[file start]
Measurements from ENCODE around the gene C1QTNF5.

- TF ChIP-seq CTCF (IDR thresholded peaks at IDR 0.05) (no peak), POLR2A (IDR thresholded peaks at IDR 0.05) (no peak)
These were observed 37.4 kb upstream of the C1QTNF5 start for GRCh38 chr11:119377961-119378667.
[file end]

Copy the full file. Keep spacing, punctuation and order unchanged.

Measurements from ENCODE around the gene C1QTNF5.

- TF ChIP-seq CTCF (IDR thresholded peaks at IDR 0.05) (no peak), POLR2A (IDR thresholded peaks at IDR 0.05) (no peak)
These were observed 37.4 kb upstream of the C1QTNF5 start for GRCh38 chr11:119377961-119378667.